» » Pebble in the Sky (Empire)

Download Pebble in the Sky (Empire) fb2

by Isaac Asimov
Download Pebble in the Sky (Empire) fb2
Contemporary
  • Author:
    Isaac Asimov
  • ISBN:
    0345335635
  • ISBN13:
    978-0345335630
  • Genre:
  • Publisher:
    Del Rey Books (1983)
  • Pages:
    231 pages
  • Subcategory:
    Contemporary
  • Language:
  • FB2 format
    1169 kb
  • ePUB format
    1941 kb
  • DJVU format
    1126 kb
  • Rating:
    4.6
  • Votes:
    747
  • Formats:
    mbr docx lrf lit


ORB. A tom doherty associates book.

ORB. The characters and the incidents in this book are entirely the product of the author’s imagination and have no relation to any person or event in real life.

Pebble in the Sky is a science fiction novel by American writer Isaac Asimov, published in 1950. This work is his first novel - parts of the Foundation series had appeared from 1942 onwards in magazines, but Foundation was not published in book form until 1951.

Isaac Asimov's Pebble in the Sky is an early work and the first in the loosely connected Trantorian Empire series

Isaac Asimov's Pebble in the Sky is an early work and the first in the loosely connected Trantorian Empire series. In this universe, set far into the future, Earth has populated the galaxy, but has since fallen on hard times due to a population crash as a result of widespread radioactive contamination. Readers familiar with the Foundation Trilogy will encounter elements that form common touch-points between this book and that series.

This is young Isaac Asimov's first novel, full of wonders and ideas, the book that launched the novels of the Galactic Empire, culminating in the Foundation books and novels. It is also one of that select group of SF adventures that since the early 1950s has hooked generations of teenagers on reading science fiction.

Читать онлайн Pebble In The Sky. Asimov Isaac. That's more ridiculous still. Why should a man of the Empire come here to Earth, of all places?" "I don't know why!

Isaac Asimov Pebble In The Sky To my father, who first introduced me to science fiction. 1. Between One Footstep And The Next Two minutes before he disappeared forever from the face of the Earth he knew, Joseph Schwartz strolled along the pleasant streets of suburban Chicago quoting Browning to himself. In a sense this was strange, since Schwartz would scarcely have impressed any casual passer-by as the Browning-quoting type. Читать онлайн Pebble In The Sky. Why should a man of the Empire come here to Earth, of all places?" "I don't know why!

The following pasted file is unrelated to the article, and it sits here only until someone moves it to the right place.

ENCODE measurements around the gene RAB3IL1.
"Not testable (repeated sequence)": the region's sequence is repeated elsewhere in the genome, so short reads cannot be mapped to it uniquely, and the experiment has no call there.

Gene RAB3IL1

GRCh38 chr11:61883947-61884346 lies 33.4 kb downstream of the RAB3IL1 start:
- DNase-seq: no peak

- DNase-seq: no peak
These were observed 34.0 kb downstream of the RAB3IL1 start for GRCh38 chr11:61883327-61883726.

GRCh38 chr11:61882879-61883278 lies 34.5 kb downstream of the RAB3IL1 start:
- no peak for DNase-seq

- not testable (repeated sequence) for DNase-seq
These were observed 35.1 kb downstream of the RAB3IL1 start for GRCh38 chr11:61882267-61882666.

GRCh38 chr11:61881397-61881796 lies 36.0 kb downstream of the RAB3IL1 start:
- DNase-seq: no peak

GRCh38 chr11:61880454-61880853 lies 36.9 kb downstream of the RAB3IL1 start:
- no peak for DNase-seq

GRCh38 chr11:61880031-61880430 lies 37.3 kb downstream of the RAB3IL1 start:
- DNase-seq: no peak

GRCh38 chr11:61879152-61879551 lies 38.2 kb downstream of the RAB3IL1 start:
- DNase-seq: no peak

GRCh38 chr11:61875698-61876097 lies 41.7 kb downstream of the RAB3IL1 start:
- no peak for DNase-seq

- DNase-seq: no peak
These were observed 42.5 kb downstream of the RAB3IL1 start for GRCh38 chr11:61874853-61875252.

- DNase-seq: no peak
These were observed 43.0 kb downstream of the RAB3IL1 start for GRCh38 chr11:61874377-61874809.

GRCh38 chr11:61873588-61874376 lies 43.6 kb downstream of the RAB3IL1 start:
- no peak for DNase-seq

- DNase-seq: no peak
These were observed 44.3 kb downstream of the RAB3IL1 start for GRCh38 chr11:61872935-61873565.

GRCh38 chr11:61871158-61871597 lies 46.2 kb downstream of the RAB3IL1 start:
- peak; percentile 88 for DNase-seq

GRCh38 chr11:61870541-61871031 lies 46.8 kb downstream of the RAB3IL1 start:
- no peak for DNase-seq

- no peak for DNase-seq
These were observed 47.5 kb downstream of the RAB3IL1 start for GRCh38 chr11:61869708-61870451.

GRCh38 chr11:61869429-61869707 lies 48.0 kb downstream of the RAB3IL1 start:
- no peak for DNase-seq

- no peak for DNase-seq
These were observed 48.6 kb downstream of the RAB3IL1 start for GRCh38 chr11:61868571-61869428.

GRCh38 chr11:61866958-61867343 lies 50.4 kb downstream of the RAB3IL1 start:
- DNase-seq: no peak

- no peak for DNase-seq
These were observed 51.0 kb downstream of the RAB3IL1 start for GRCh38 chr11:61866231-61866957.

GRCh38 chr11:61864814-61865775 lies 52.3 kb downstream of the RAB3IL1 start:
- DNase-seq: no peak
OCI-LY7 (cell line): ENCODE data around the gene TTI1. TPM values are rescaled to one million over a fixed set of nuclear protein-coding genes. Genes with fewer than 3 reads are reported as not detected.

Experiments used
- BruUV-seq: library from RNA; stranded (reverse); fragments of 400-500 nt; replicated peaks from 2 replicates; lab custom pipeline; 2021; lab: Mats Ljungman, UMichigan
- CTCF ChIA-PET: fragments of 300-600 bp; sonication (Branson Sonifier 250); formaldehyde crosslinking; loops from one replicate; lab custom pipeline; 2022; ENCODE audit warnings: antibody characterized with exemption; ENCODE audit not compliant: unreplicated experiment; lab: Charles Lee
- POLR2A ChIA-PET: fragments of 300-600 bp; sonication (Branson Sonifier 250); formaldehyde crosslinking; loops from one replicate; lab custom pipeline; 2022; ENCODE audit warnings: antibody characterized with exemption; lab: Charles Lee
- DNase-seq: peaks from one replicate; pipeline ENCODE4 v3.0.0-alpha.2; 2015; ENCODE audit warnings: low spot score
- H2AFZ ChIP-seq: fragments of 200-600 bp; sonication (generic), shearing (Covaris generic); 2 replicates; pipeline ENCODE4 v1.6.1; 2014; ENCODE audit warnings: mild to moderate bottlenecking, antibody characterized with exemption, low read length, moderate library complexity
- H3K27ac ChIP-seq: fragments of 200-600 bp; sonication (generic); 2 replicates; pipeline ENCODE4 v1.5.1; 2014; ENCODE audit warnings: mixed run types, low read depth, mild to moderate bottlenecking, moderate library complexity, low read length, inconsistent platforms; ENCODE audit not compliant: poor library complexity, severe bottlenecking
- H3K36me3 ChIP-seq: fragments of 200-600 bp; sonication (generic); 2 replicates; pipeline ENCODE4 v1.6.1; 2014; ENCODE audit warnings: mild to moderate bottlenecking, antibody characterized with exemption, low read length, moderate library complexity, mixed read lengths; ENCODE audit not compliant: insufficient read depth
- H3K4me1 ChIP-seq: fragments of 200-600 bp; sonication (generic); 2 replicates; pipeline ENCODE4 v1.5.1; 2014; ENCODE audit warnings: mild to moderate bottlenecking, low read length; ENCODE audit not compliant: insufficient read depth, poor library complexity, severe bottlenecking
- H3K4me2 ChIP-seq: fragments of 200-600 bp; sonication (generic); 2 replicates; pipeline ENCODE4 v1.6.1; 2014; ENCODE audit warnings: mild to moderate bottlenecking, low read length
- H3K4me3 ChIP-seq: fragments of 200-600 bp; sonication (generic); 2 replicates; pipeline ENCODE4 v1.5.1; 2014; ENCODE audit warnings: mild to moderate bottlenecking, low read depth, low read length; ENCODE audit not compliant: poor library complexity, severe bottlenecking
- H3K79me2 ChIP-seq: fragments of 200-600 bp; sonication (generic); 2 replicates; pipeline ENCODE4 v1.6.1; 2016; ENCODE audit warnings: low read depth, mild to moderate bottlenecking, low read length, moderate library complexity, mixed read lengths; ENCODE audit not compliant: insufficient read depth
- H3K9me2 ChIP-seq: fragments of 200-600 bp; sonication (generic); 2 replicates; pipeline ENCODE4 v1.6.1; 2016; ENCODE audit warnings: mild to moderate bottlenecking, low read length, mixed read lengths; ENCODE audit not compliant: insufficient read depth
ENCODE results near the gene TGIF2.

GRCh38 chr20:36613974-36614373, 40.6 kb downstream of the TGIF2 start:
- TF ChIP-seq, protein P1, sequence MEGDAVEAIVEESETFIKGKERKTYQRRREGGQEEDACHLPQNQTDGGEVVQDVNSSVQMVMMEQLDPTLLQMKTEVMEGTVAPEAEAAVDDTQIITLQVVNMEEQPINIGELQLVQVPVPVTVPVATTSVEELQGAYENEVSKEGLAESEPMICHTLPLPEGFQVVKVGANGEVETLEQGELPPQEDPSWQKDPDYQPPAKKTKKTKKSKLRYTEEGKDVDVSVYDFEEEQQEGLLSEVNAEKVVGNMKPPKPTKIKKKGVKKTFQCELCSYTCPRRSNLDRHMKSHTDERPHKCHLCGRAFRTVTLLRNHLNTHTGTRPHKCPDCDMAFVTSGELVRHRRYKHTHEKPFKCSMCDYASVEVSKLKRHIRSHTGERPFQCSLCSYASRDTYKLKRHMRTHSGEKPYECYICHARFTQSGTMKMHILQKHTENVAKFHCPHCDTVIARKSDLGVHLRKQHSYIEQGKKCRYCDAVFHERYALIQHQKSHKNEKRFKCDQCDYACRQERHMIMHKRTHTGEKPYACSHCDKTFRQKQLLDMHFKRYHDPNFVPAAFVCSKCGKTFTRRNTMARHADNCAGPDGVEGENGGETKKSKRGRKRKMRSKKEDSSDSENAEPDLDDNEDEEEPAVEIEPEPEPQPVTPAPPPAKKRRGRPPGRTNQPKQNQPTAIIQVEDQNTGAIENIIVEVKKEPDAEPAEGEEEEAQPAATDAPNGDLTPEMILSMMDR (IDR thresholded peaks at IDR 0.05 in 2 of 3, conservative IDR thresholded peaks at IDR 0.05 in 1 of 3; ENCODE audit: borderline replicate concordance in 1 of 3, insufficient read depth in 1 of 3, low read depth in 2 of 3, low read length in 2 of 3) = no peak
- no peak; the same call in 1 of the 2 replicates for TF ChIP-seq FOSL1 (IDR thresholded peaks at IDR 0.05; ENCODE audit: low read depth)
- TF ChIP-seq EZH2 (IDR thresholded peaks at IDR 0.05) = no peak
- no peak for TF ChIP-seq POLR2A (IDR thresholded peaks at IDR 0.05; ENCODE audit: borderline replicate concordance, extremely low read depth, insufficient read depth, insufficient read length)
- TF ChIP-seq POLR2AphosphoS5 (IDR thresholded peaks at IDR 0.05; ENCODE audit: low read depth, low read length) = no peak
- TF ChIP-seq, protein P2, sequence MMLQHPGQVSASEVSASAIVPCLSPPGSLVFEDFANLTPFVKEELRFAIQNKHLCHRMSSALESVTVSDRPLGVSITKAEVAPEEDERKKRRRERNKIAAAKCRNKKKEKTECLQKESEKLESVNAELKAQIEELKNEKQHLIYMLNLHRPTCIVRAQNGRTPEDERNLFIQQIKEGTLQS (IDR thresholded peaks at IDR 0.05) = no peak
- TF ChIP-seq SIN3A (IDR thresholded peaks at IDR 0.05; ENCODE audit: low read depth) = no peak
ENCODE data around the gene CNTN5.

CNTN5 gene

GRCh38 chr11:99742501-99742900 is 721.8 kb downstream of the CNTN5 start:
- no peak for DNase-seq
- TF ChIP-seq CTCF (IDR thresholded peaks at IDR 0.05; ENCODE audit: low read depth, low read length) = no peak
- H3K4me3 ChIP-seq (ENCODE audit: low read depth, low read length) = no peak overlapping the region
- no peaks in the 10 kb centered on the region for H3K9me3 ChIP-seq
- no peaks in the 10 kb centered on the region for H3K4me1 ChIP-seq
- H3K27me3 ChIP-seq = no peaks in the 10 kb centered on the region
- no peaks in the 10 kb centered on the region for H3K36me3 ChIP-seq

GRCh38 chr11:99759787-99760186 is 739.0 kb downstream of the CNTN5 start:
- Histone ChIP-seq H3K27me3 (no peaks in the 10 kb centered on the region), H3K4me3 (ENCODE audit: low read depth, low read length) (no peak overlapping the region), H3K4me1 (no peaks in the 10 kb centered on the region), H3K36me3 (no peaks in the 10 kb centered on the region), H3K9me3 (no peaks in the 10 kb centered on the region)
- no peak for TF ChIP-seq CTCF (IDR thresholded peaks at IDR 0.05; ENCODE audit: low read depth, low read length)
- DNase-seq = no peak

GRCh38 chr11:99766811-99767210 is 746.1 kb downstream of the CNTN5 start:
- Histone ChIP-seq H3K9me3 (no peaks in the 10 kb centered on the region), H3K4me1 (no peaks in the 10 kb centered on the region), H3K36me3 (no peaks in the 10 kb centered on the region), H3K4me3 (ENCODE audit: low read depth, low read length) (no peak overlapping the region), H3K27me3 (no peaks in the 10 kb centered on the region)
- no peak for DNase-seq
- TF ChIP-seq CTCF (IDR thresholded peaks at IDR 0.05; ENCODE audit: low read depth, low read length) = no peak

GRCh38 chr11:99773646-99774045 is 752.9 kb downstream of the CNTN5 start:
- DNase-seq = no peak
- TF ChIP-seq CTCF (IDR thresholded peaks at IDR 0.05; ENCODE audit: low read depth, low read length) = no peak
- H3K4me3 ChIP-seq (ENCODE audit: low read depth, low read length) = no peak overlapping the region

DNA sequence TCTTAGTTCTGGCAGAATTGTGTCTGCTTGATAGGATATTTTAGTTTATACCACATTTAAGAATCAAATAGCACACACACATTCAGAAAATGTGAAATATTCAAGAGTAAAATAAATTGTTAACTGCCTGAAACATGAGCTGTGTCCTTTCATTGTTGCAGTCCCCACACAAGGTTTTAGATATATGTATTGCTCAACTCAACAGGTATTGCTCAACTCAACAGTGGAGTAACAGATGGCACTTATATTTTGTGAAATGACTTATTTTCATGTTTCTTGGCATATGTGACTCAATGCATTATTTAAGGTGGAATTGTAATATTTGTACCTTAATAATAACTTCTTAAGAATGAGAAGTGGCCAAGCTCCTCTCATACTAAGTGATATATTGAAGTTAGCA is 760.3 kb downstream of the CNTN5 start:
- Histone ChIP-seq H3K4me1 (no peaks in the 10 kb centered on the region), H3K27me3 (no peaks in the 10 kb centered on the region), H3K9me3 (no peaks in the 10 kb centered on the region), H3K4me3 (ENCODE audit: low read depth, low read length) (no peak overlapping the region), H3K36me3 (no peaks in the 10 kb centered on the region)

Pebble in the Sky. Author : Isaac Asimov. Joseph Schwartz is sixty-two. This is the young Isaac Asimov's first novel, full of wonders and ideas, the book that launched the novels of the Galactic Empire, culminating in the Foundation series. This is Golden Age SF at its finest.

Pebble in the Sky. Genres : Science Fiction.

Isaac Asimov was born in Petrovichi, Russia, on January 2, 1920. Asimov won numerous awards and honors for his books and stories, and he is considered to be a leading writer of the Golden Age of science fiction. His family emigrated to the United States in 1923 and settled in Brooklyn, New York, where they owned and operated a candy store. Asimov became a naturalized . citizen at the age of eight. As a youngster he discovered his talent for writing, producing his first original fiction at the age of eleven. While he did not invent science fiction, he helped to legitimize it by adding the narrative structure that had been missing from the traditional science fiction books of the period.

Pebble in the Sky is the first novel by celebrated, multi-award winning science fiction Grand Master Isaac Asimov. Full of wonders and ideas, this is the book that launched the novels of the Galactic Empire, culminating in the Foundation books and novels

Pebble in the Sky is the first novel by celebrated, multi-award winning science fiction Grand Master Isaac Asimov. Full of wonders and ideas, this is the book that launched the novels of the Galactic Empire, culminating in the Foundation books and novels. One moment Joseph Schwartz is a happily retired tailor in 1949 Chicago

One moment Joseph Schwartz is a happily retired tailor in Chicago, 1949. The next he's a helpless stranger on Earth during the heyday of the first Galactic Empire. Earth, as he soon learns, is a backwater, just a pebble in the sky, despised by all the other 200 million planets of the Empire because its people dare to claim it's the original home of man. And Earth is poor, with great areas of radioactivity ruining much of its soil--so poor that everyone is sentenced to death at the age of sixty. Joseph Schwartz is sixty-two. This is young Isaac Asimov's first novel, full of wonders and ideas, the book that launched the novels of the Galactic Empire, culminating in the Foundation series. This is Golden Age SF at its finest.

Kamuro
Isaac Asimov's Pebble in the Sky is an early work and the first in the loosely connected Trantorian Empire series. In this universe, set far into the future, Earth has populated the galaxy, but has since fallen on hard times due to a population crash as a result of widespread radioactive contamination. Over the course of thousands of years, the rest of the galaxy cannot even believe that Earth is their original birthplace and regard Earth as a backwater. Into this mix come two individuals, the first is an unorthodox archaeologist who holds the heretical theory that Earth is the original site of humanity (as opposed to the prevailing belief of a multi-locale, parallel development) and a victim of some accident that sends a human from the past (our time) forward to the time of the tale. The latter becomes the subject of an experiments to increase intelligence.